February 5, 2016 | By Edward Frees | Back to blog

Analytics is critical to the insurance business—it allows us to interpret the data that drives the industry.

What is insurance analytics? For some, analytics means advanced data-mining tools, like neural networks, classification trees, and nonparametric regression. Others think about the traditional triad of statistical inference: hypothesis testing, parameter estimation, and prediction. Medical statisticians test the efficacy of a new drug, and econometricians estimate the parameters of an economic relationship. In insurance, the emphasis is on the prediction of unforeseen events, like an automobile accident or a damage to a home.

Jed Frees
Edward (Jed) Frees, Hickman/Larson Professor of Actuarial Science at the Wisconsin School of Business

I recently wrote an article for the Annual Review of Financial Economics 2015 in which I explained how the insurance industry uses analytics in decision-making. The process of gathering data, comprehending models of uncertainty, making inferences, and communicating results helps insurance companies use data to make decisions.

Since its inception, the insurance industry has worked to limit risk. Insurance and related risk-sharing agreements have existed for over 2,000 years. While early insurance contracts charged premiums that intuitively varied by the risk insured, the use of data for insurance pricing began in the 1600s with research conducted on births and deaths over a 60-year period in London and outlying areas; and, with Edmund Halley’s Breslau life tables, the first systematic way of computing annuity values was published, a cornerstone of the modern life insurance industry. Other pioneers of probability theory and statisticians used marine insurance and life tables to motivate their advances.

Statistician W. Edwards Deming pioneered the use of quality improvement techniques for business processes in the 1980s. But while the use of experimental design techniques for production workers’ small data sets drove the development of business statistics, today analytics is geared toward massive data sets that are external to the analyst and even the company.

When an insurance contract is initiated, the premium income is specified in the contract, but the contract payout, or benefit, is an unknown random variable that must be predicted. When the company is valued, the insurer’s claim obligations aren’t completely known and must be predicted. This prediction is critical for insurance analysts, and proper use of stochastic models is the key to improving its accuracy.

Here’s how stochastic modeling works, in terms of basic insurance processes and aggregations of these processes into operational units in which an analyst may participate:

  • Initial underwriting and ratemaking: At this stage, the company makes a decision as to whether to take on a risk (the underwriting stage) and assign an appropriate premium (or rate). Insurance analytics has its actuarial roots in ratemaking, in which analysts seek to determine the right price for the right risk and avoid adverse selection.
  • Renewal underwriting and ratemaking: Many contracts, particularly in general (property and casualty) insurance, have relatively short durations, such as 6 months or 1 year. Although there is an implicit expectation that such contracts will be renewed, the insurer has the opportunity to decline coverage and to adjust the premium. Analytics is also used at this policy renewal stage, with the goal to retain profitable customers.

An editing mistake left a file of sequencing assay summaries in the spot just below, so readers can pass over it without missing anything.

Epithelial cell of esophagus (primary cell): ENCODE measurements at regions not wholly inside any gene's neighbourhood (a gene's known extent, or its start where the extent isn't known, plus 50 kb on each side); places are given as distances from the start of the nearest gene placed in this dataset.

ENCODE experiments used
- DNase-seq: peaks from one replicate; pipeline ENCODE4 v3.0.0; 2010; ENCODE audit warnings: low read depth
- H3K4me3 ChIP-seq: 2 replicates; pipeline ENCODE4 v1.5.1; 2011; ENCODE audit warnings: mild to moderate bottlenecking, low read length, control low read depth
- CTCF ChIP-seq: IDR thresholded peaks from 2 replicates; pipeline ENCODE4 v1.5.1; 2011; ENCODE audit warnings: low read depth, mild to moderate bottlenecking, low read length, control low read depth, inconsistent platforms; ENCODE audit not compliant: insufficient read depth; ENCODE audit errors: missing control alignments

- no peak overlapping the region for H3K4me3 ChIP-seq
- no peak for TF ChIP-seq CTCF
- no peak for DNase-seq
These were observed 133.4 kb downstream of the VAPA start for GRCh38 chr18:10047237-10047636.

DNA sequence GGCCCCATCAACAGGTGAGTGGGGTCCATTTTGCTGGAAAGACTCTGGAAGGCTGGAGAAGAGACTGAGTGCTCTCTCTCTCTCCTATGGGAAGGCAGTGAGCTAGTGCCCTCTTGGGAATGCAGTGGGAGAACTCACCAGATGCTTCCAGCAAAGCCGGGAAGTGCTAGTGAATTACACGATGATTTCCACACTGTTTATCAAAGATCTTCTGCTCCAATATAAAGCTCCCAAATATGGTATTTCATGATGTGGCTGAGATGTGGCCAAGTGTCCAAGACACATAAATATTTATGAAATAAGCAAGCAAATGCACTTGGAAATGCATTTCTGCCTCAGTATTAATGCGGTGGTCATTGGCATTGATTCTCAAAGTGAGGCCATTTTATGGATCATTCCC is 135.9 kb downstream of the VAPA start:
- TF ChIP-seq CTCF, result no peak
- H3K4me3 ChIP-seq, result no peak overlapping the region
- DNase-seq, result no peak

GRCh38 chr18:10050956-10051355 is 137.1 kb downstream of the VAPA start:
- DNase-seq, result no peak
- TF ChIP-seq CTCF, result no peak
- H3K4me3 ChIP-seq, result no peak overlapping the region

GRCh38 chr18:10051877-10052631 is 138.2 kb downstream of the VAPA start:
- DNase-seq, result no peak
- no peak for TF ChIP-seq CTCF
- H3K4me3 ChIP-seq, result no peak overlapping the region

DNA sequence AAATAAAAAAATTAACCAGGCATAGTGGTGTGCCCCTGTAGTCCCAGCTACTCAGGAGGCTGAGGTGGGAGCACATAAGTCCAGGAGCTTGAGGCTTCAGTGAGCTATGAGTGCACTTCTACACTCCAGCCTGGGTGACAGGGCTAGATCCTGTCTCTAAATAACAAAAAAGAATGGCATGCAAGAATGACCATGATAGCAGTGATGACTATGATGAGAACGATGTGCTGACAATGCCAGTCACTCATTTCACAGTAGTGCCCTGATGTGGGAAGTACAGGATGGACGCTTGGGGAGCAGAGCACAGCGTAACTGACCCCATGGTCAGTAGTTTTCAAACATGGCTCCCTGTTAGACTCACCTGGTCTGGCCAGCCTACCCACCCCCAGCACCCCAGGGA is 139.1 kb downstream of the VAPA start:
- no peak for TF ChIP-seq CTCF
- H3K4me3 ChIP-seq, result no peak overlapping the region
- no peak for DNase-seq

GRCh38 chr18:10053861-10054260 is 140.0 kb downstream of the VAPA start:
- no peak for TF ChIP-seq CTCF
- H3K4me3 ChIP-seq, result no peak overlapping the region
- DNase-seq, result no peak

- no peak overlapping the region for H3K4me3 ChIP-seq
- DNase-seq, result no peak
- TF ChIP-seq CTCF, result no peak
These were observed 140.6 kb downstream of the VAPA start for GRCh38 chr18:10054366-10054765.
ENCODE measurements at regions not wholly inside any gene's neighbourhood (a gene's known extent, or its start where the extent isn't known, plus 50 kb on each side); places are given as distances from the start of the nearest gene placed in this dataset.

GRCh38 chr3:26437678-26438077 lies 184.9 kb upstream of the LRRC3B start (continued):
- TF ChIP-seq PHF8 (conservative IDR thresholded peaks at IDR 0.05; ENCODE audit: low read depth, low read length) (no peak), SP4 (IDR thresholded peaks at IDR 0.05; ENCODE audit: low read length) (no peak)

• Claims management: Analytics has long been used to detect and prevent claims fraud; manage claim costs, including identifying the appropriate support for claims handling expenses; and understand excess layers for reinsurance and retention.
  • Reserving: Analytic tools are used to provide management with an appropriate estimate of future obligations and to quantify the uncertainty of the estimates.
  • Solvency and capital allocation: Deciding on the requisite amount of capital and ways of allocating capital to alternative investment activities is another important analytics activity.

Companies in the financial services sector are linked to data and models of uncertainty in the insurance market, due to the randomness of insurance contract payouts even when controlling for the time value of money. Plus, the aggregation and spreading of risk, known as “risk pooling,” is one of the central tenets of insurance. To truly understand the benefits of diversification and risk pooling, it’s important to use stochastic modeling to examine correlations, associations, and other ways of measuring dependencies among random outcomes.

To learn more about the history of analytics and insurance, as well as to hear more about stochastic modeling, see the article “Analytics of Insurance Markets” in the Annual Review of Financial Economics 2015.

Author’s note: There is a tremendous overlap between insurance analytics and the discipline of actuarial science. Some might view the two fields as synonymous with each other, while others might view the processes of collecting data (e.g., through databases and data warehouses) as squarely part of the analytics purview but outside the traditional domain of actuarial science. In the same vein, actuarial science has historically embraced retirement systems and health care as part of its domain, areas that are outside the insurance analytics I reviewed for my article.

Edward Frees is John and Anne Oros Distinguished Chair for Inspired Learning in Business Fund; Hickman-Larson Professor of Actuarial Science; and professor of risk and insurance at the Wisconsin School of Business.


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